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What is Crime?

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Introduction

Crime Author: Dude Email: 31416@spamhole.com America's prisons have been called "graduate schools for crime." It stands to reason: Take a group of people, strip them of possessions and privacy, expose them to constant threats of violence, overcrowd their cell-block, deprive them of meaningful work, and the result is an embittered underclass more intent on getting even with society than contributing to it. Prisons take the nonviolent offender and make him live by violence. They take the nonviolent offender and make him a hardened killer. America has to wake up and realize that the current structure of our penal system is failing terribly. The government has to devise new ways to punish the guilty, and still manage to keep American citizens satisfied that our prison system is still effective. Americans pay a great deal for prisons to fail so badly. Like all big government solutions, they are expensive. In the course of my research dealing with the criminal justice system, I have learned that the government spends approximately eighty-thousand dollars to build one cell, and $28,000 per year to keep a prisoner locked up. ...read more.

Middle

Feodor Dostoevsky, a prisoner for ten years during Czarist Repression, wrote, "If one wanted to crush, to annihilate a man utterly, to inflict on him the most terrible of punishments...one need only give him work on a completely useless and irrational character." This is exactly what goes on in the "make work" approach of our prisons and it is one of the contributing factors to prison violence. To quote Jack Kemp, author of Crime and Punishment in Modern America: "The idea that a burglar should return stolen goods, pay for damage to the house he broke into and pay his victims for the time lost from work to appear at a trial meets with universal support from the American people. There is, of course, a reason that the concept of restitution appeals to America's sense of justice. Restitution also provides an alternative to imprisonment for nonviolent criminals, reducing the need for taxpayers to continue building prisons." I believe that working with the purpose of paying back someone that has been wronged allows a criminal to understand and deal with the real consequences of his actions. ...read more.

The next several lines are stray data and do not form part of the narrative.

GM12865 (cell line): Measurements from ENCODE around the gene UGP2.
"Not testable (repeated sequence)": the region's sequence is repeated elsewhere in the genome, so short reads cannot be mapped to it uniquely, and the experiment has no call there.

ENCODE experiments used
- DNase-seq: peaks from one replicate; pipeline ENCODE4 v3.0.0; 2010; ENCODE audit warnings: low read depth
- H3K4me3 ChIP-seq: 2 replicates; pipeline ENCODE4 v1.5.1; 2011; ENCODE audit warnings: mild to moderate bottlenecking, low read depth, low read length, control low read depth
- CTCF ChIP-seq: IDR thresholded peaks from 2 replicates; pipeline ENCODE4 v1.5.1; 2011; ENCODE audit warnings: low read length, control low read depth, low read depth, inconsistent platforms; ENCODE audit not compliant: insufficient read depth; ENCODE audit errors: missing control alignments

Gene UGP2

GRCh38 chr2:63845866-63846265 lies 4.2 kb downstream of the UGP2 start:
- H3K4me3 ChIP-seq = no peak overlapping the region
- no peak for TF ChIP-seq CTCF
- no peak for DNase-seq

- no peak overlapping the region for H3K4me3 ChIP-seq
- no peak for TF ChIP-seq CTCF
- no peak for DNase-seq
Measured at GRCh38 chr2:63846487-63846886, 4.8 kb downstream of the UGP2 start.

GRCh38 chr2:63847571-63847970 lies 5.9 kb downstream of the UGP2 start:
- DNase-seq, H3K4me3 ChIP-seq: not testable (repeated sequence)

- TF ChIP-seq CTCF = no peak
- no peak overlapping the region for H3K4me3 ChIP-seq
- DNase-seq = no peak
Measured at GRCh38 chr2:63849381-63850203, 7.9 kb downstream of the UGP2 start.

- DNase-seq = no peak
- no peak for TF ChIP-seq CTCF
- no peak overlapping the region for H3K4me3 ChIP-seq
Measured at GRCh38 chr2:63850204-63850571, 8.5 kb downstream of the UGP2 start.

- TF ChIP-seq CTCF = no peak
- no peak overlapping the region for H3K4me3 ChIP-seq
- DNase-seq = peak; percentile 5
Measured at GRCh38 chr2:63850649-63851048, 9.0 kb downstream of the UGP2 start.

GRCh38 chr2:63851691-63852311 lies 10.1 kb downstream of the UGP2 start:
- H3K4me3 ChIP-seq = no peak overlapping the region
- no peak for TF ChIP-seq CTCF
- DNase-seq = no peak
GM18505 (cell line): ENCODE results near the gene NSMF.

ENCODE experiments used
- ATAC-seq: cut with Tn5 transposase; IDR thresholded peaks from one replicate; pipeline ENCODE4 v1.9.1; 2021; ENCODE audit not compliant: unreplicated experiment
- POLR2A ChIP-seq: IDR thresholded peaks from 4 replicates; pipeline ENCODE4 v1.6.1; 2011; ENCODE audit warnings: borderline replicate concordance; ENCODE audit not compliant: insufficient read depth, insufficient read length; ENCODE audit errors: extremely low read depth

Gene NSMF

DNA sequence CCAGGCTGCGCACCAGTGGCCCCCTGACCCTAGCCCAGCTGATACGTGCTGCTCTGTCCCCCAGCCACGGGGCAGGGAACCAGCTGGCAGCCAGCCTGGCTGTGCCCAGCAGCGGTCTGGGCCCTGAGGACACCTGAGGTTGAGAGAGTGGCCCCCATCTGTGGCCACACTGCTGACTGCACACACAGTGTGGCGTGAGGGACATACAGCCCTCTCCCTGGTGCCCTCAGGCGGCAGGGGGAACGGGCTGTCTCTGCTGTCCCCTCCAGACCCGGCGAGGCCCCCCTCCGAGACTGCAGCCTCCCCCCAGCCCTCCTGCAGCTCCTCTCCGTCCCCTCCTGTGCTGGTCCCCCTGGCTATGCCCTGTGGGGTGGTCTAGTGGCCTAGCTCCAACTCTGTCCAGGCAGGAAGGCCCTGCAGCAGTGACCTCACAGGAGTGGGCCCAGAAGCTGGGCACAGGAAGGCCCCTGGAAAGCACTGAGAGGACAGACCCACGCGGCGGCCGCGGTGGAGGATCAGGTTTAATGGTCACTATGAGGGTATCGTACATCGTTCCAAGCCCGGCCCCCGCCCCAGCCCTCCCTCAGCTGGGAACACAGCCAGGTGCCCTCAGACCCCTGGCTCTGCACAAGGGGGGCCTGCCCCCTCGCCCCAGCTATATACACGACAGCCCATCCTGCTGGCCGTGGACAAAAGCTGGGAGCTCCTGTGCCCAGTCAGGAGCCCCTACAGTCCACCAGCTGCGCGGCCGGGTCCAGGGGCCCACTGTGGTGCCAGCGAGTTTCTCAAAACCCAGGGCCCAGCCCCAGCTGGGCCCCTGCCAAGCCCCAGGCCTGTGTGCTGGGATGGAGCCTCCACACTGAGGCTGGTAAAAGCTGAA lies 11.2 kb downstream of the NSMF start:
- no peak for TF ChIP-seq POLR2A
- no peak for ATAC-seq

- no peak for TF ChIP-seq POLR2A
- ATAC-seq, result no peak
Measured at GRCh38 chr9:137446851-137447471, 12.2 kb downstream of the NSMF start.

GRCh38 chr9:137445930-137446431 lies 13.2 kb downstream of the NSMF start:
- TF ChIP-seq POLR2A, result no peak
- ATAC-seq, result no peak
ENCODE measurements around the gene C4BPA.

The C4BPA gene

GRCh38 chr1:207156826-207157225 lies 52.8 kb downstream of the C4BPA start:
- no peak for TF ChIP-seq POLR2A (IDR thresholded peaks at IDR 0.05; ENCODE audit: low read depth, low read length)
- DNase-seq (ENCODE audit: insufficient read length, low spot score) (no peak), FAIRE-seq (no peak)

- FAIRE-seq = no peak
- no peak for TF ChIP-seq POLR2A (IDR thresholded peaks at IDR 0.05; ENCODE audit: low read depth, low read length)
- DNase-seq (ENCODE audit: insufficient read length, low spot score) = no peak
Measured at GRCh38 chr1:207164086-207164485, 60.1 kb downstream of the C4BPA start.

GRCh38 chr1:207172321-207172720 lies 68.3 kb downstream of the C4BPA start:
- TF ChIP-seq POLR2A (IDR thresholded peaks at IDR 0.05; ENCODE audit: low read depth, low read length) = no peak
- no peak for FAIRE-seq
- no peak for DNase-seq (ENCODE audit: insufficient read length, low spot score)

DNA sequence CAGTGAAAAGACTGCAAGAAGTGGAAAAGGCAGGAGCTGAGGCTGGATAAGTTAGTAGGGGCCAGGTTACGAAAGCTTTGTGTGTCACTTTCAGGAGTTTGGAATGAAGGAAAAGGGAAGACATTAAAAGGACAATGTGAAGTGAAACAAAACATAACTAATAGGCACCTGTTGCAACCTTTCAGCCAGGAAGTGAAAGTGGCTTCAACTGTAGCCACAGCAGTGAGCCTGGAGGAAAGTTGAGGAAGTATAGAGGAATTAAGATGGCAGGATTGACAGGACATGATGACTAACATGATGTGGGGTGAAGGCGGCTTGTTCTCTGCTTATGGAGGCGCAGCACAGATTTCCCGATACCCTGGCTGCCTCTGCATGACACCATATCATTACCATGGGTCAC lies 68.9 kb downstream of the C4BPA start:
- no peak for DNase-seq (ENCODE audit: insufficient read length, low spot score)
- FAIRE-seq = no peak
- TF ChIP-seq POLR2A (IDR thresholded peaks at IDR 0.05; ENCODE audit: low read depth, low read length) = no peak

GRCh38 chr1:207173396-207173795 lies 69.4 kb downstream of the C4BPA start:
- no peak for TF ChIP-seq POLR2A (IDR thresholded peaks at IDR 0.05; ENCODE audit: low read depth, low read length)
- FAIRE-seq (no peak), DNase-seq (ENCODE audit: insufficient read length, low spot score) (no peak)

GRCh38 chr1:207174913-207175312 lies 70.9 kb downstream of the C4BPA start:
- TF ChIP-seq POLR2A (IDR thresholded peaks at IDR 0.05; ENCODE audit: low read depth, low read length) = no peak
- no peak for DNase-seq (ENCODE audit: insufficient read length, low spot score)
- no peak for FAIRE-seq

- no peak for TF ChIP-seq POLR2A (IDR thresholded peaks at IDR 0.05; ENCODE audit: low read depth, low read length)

Conclusion

Most inmates learn little of value during their confinement behind bars, mostly because they adapt to prison in immature and often self-defeating ways. As a result, they leave prison no better-and sometimes considerably worse-than when they went in. The first time offender who is arrested for burglary does not belong in a prison where the only thing he will learn is how to become a better and more violent burglar. Instead, why not make him pay restitution to the store owner whom he robbed? In my opinion, if this form of punishment was initiated for the lesser offender, our prisons will have the vacancies to incarcerate the Jeffery Dahmers of the world in prison for life, instead of the infamous "ten to twenty, out in five". Crime is the result of morally responsible people making wrong moral decisions, for which they must be held accountable. The just and necessary response to such behavior is punishment, which may include restitution for community service, stiff fines, or, in cases where the offender is dangerous, prison. But let's not kid ourselves any longer. The prison was not designed to cure the individual; it was made to lock him up. ...read more.

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